Abu Dhabi, UAESunday 18 March 2018

Yemen talks underscore Iran’s ‘Shia crescent’ plan

The Arabic-language media analyses the talks in Riyadh about Yemen's future, featuring Al Ittihad, Al Hayat and Asharq Al Awsat.

Events in Yemen have created a bottleneck that the GCC, acting at the request of beleaguered president Abdrabu Mansur Hadi, is trying to clear by hosting talks in Riyadh to which the Houthis are invited.

Salem Salmeen Al Nuaimi, writing in Al Ittihad, the Arabic-language sister newspaper of The National, asked how and when Yemen will come out of this.

“The undeniable truth is that all the key players in the conflict have found their interest and the Arab region is exposed,” he wrote.

“Interests intertwine among states as each tries to surround and trap the other to widen its influence or break imposed political isolation.

“The conflict in Yemen is extremely complex. The Arab states felt compelled to restore harmonious relations among themselves and with Turkey, with a rapprochement that included corollary negotiations with Iran to stop Iranian expansion.

“Miscalculations have left the doors wide open to the Houthis since the beginning of 2014, particularly with regard to concessions made by the Yemeni state with the aim of weakening the State Reform Party (Muslim Brotherhood) which controlled the Yemeni scene since the Gulf initiative led to President Saleh relinquishing power. But did he truly do so?”

Al Nuaimi concluded that “joint political interests will bring together former enemies and could put Yemen on the right path towards liberation by some of its countrymen ahead of foreigners, away from sectarian and religious solutions”.

George Semaan, writing in the pan-Arab daily Al Hayat, said the talks diminish the options.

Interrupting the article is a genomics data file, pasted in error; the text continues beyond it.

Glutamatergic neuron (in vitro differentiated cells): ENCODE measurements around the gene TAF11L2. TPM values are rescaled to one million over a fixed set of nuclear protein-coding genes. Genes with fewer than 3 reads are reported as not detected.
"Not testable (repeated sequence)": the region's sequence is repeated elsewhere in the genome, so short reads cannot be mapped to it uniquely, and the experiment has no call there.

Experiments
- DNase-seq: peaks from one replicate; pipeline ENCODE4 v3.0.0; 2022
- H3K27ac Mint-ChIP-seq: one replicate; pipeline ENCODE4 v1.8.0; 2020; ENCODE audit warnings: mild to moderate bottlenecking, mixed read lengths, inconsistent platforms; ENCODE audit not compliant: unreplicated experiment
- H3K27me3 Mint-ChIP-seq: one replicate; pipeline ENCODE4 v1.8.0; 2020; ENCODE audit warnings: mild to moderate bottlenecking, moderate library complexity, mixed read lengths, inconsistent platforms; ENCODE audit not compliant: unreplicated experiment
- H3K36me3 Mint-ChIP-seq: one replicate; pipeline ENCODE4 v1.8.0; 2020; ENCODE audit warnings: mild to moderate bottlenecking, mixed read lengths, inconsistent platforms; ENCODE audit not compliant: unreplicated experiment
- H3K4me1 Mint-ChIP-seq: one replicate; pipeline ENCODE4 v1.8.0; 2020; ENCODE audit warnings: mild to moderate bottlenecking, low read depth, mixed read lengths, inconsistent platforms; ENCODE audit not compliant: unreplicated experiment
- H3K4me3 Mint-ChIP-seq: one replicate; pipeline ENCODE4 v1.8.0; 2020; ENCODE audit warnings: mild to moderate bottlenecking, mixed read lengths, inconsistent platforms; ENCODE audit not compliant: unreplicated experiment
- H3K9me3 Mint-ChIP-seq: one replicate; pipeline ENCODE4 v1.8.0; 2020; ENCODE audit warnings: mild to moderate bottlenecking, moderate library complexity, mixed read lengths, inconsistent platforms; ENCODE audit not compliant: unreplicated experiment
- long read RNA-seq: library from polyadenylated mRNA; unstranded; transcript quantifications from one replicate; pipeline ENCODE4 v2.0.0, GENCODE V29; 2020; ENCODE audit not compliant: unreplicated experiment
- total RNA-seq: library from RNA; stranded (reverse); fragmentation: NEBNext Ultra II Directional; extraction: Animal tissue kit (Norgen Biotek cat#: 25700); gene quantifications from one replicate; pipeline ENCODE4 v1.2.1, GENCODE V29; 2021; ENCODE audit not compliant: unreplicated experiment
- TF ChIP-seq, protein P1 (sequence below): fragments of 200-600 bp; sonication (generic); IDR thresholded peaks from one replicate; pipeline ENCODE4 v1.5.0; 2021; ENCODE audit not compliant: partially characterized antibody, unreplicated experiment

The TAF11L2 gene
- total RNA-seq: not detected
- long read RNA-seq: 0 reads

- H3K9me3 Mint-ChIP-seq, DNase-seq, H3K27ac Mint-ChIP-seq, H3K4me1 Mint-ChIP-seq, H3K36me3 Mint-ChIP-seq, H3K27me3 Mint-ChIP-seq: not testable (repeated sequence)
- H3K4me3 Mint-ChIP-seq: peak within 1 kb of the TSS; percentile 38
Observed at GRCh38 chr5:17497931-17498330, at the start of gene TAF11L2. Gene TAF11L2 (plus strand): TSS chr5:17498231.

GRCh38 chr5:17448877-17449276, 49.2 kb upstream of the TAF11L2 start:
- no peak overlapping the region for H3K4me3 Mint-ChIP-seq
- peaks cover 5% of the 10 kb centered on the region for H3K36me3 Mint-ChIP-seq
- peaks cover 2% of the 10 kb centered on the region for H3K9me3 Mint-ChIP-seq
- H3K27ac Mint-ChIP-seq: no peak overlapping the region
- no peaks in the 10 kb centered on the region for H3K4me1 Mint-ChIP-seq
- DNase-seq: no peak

“The Houthis will not succeed in stopping preparations for the resumption of talks in Riyadh. Their actions will not stop the political process that is now back n the hands of the GCC,” he wrote.

“They took the habit of responding to every step that goes against their objectives – whether internal, external or in the GCC – with a step that highlights their devotion to the Iranian strategy.

Abdullah Malek Al Houthi understands that he will be left out of any eventual solution that features two Yemens, he said.

“He will be the first victim of his regional ally who will not allow a power greater than its own to become a challenge. He may be left with no other choice but to attend, perhaps to represent the Houthis at the talks.”

In the pan-Arab daily Asharq Al Awsat, Shamsan Bin Abdullah Al Mannai wrote that Iran’s backing of the Houthis “is not solely based on its will to achieve its internal interests, whether political or sectarian or security.

“It is a regional strategy that focuses on an attempt to gain a winning card that will allow it to exercise pressure on the Gulf states, whereas Yemen represents the strategic and human depth of the Gulf region,” he wrote.

“The Houthis’ expansion in Yemen would compel the GCC countries, Saudi Arabia above all, to draw red lines in front of Iran’s excessive presence in the wider region.

“Iran’s battle to expand its sphere of influence is a fateful one, as this would bring it close to achieving its political project and dream, one that has eluded the rulers of the Islamic Republic since the beginning of the Revolution – the dream of a Shiite crescent.”

Translated by Carla Mirza